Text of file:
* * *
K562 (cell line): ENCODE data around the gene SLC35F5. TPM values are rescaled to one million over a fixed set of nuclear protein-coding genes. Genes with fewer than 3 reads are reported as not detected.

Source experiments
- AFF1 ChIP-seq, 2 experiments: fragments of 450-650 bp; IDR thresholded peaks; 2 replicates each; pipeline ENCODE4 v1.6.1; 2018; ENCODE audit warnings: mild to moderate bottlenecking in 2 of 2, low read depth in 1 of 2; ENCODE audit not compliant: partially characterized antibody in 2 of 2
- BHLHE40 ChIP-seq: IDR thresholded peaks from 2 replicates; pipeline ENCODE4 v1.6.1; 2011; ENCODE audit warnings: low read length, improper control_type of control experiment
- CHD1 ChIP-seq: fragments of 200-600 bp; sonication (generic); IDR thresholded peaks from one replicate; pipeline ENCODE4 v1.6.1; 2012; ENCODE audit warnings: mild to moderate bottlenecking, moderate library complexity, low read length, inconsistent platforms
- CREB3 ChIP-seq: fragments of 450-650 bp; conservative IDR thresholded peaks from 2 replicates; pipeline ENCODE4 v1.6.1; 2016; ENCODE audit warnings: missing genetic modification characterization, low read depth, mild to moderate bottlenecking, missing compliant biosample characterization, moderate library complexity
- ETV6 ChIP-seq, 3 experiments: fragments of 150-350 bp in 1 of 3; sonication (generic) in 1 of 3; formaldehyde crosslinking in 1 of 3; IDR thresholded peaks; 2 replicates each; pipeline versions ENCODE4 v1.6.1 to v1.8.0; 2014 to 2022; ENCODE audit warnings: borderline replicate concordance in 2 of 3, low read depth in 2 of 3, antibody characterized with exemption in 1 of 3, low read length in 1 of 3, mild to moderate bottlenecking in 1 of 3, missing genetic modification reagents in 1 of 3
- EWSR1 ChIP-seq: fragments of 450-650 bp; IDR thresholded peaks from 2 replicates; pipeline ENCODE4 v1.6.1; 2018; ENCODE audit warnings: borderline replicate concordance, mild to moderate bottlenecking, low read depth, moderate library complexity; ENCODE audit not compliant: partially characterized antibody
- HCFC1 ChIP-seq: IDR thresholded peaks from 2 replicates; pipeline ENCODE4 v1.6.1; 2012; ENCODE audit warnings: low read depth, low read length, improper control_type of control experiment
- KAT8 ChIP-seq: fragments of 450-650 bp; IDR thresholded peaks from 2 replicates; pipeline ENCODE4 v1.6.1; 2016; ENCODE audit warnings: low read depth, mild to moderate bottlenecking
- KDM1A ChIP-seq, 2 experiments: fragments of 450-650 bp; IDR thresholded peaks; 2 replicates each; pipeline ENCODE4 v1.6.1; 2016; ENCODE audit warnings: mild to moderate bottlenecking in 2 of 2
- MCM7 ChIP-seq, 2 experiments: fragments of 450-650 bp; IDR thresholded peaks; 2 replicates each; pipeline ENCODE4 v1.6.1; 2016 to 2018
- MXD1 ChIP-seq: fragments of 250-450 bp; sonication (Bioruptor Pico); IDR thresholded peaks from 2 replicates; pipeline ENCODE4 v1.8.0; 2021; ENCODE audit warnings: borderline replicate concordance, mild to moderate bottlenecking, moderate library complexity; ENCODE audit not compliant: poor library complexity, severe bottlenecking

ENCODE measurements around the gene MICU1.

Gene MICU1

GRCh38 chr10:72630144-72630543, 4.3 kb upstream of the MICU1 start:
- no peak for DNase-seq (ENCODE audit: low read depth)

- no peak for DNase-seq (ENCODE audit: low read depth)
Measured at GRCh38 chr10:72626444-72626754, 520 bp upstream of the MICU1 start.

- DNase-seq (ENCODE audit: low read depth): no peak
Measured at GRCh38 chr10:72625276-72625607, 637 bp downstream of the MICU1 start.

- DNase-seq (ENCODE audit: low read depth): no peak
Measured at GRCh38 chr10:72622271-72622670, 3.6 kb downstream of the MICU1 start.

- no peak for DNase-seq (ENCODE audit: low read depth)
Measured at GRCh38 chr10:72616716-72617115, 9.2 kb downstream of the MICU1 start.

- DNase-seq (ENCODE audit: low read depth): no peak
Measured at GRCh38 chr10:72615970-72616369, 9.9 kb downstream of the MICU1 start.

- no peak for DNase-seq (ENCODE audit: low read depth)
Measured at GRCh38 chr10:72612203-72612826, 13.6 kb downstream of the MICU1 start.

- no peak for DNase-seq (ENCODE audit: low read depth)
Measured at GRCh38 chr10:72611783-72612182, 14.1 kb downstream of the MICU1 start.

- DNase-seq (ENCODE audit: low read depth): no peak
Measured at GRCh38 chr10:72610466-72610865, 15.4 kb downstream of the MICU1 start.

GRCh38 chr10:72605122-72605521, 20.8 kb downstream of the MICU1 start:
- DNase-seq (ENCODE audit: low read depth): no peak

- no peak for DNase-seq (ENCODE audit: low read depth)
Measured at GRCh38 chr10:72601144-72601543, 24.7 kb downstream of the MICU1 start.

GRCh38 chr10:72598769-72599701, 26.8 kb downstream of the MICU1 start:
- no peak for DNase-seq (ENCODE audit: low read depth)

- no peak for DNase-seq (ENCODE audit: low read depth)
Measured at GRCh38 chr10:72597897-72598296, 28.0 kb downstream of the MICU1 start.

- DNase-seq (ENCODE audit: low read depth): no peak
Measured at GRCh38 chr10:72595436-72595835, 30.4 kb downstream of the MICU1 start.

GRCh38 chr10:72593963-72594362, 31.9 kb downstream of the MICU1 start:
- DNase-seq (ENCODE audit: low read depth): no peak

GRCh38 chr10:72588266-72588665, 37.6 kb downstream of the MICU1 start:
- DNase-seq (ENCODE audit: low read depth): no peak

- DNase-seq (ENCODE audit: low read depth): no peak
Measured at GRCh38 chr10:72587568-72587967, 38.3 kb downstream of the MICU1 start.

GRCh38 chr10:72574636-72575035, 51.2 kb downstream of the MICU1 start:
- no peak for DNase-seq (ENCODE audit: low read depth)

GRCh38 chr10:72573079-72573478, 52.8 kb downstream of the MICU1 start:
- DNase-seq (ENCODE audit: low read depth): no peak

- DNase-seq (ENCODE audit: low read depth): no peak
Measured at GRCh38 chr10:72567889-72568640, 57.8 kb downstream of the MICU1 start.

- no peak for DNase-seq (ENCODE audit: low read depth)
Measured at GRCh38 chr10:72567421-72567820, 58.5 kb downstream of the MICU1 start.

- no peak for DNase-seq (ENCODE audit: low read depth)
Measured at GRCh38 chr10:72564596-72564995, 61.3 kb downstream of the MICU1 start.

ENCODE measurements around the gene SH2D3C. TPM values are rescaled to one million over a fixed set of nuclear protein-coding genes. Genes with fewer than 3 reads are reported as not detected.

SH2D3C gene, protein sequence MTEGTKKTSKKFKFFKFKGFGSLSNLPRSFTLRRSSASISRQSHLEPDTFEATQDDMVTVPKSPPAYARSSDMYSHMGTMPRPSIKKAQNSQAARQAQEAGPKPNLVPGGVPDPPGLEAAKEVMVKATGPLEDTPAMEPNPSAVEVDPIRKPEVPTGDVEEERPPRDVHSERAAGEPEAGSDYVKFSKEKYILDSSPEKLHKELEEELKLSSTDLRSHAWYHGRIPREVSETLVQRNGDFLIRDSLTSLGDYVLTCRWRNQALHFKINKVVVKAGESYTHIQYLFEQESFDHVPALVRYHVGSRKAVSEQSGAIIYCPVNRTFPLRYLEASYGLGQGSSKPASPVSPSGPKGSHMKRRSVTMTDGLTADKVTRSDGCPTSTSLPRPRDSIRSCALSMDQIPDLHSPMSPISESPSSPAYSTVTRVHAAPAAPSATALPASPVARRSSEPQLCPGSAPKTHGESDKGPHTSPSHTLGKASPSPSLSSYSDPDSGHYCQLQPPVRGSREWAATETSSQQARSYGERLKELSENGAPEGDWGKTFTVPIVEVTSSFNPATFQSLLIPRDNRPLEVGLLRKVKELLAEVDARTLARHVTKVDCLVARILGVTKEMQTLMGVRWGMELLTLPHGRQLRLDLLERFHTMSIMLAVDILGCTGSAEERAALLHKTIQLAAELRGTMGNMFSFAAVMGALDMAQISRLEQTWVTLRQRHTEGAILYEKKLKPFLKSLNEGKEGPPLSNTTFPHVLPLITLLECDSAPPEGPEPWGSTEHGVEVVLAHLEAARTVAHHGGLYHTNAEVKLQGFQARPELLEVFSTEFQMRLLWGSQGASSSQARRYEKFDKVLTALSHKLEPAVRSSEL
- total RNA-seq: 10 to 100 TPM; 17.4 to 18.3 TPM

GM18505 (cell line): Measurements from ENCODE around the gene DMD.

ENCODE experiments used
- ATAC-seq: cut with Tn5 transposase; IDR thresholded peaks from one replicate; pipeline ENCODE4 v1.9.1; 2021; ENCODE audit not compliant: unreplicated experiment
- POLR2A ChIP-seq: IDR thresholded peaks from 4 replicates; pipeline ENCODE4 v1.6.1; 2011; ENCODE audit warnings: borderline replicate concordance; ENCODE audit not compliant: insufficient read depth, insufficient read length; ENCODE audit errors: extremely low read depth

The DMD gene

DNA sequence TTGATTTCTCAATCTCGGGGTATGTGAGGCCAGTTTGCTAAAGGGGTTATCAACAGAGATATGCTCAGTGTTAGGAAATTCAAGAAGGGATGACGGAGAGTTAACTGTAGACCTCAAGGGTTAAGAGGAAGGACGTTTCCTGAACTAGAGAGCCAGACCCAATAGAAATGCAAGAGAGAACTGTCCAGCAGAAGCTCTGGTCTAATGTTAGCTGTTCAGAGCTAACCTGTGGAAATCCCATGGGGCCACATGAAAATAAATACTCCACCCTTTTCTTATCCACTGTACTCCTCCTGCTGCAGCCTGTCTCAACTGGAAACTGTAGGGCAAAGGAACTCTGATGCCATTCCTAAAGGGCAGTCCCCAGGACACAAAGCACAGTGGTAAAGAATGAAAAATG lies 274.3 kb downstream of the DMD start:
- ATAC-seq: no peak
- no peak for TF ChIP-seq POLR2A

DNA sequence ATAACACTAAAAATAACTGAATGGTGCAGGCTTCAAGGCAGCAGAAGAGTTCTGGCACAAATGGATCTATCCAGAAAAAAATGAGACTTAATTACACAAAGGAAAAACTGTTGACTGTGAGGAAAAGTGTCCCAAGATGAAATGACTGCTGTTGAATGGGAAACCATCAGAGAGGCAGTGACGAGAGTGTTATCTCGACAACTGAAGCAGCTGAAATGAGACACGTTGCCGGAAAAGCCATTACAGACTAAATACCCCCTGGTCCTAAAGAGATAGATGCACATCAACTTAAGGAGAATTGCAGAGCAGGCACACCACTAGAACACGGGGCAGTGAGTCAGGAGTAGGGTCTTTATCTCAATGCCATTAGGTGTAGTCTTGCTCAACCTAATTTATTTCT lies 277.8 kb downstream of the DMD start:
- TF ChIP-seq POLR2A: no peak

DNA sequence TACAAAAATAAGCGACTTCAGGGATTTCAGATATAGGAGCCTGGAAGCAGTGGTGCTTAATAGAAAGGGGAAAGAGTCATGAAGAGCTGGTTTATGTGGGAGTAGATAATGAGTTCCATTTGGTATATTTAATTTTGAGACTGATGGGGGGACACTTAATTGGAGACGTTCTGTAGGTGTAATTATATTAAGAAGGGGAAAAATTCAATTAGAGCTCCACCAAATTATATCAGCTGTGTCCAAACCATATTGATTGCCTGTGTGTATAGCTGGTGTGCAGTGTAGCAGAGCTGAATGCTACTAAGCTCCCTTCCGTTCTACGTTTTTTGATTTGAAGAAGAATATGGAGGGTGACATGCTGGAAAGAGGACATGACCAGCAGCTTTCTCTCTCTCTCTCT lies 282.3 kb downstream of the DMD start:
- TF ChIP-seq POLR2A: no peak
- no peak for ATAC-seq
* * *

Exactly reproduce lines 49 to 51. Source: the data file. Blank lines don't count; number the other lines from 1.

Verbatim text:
Measured at GRCh38 chr10:72587568-72587967, 38.3 kb downstream of the MICU1 start.

GRCh38 chr10:72574636-72575035, 51.2 kb downstream of the MICU1 start:
- no peak for DNase-seq (ENCODE audit: low read depth)